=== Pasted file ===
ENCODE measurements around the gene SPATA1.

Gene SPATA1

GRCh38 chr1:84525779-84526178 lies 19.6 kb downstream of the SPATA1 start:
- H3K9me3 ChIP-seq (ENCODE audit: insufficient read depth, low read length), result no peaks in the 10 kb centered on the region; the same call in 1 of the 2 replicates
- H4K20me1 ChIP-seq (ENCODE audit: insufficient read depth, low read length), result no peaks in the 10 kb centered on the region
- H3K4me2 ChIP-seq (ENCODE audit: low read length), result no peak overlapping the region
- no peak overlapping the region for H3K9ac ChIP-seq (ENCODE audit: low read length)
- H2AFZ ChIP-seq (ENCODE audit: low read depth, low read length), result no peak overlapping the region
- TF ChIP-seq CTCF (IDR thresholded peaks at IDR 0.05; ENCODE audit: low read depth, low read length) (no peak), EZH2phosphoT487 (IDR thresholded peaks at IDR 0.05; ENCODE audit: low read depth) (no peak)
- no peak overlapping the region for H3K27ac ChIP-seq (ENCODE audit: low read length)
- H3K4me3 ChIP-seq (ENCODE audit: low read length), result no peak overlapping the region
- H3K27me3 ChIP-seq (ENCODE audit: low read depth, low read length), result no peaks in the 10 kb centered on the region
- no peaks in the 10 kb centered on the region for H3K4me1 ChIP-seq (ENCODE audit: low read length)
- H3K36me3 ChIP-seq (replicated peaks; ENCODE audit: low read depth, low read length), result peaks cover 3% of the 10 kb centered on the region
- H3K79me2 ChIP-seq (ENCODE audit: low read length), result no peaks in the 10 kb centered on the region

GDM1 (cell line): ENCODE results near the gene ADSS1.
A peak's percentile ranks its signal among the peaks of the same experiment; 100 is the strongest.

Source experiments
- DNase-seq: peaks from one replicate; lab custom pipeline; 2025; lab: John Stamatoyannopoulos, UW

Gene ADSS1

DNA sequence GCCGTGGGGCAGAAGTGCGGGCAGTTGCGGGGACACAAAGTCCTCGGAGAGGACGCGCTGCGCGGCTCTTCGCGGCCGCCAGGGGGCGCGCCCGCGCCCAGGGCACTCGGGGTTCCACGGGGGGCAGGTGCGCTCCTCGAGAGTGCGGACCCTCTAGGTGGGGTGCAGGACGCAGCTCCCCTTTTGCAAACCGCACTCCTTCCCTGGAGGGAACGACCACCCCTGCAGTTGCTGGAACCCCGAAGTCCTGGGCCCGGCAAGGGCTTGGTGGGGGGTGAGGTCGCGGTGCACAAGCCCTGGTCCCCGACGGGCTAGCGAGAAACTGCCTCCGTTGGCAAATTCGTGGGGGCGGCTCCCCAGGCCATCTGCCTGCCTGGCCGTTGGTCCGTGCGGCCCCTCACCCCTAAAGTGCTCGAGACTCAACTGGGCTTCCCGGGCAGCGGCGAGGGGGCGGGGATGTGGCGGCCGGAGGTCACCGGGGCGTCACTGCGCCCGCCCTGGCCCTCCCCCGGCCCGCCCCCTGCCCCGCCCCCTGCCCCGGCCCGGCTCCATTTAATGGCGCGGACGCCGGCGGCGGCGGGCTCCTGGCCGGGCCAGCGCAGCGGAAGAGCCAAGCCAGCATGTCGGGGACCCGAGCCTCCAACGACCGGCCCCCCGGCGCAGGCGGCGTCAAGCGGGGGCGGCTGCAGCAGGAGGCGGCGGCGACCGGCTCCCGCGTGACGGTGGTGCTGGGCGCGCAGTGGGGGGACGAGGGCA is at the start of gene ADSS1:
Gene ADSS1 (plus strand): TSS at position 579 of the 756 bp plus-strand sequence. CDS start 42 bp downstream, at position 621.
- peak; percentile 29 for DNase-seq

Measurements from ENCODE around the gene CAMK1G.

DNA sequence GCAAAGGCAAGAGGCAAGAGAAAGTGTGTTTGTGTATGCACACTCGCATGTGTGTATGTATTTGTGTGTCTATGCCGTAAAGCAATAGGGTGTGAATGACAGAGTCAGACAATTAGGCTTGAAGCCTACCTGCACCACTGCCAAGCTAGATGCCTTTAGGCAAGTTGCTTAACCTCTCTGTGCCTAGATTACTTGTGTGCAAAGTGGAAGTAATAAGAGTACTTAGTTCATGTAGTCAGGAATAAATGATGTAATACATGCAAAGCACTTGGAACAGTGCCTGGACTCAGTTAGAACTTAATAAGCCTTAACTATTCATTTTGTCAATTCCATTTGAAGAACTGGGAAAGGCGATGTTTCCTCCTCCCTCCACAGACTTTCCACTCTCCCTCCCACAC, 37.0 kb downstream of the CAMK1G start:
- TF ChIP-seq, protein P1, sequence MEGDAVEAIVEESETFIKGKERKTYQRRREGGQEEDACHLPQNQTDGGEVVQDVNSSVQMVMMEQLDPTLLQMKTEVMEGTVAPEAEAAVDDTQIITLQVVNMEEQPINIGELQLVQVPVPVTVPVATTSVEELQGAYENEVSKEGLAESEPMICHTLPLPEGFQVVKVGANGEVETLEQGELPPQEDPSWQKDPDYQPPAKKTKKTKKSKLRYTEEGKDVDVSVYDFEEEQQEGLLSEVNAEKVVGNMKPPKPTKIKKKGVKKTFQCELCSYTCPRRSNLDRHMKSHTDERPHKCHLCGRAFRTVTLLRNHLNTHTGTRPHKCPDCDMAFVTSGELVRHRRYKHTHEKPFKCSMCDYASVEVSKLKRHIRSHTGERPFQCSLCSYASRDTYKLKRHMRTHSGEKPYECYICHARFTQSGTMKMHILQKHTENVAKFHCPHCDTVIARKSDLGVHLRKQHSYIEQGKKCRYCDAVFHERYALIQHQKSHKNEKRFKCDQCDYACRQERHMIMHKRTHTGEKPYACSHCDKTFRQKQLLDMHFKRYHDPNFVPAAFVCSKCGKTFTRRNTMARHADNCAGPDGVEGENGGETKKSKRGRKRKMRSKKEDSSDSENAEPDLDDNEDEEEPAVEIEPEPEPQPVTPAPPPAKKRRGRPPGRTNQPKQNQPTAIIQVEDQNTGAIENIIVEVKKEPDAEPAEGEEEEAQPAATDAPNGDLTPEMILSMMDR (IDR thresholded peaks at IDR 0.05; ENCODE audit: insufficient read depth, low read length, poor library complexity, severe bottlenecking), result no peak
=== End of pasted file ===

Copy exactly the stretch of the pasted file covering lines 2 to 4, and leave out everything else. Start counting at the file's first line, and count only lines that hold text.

Gene SPATA1

GRCh38 chr1:84525779-84526178 lies 19.6 kb downstream of the SPATA1 start:
- H3K9me3 ChIP-seq (ENCODE audit: insufficient read depth, low read length), result no peaks in the 10 kb centered on the region; the same call in 1 of the 2 replicates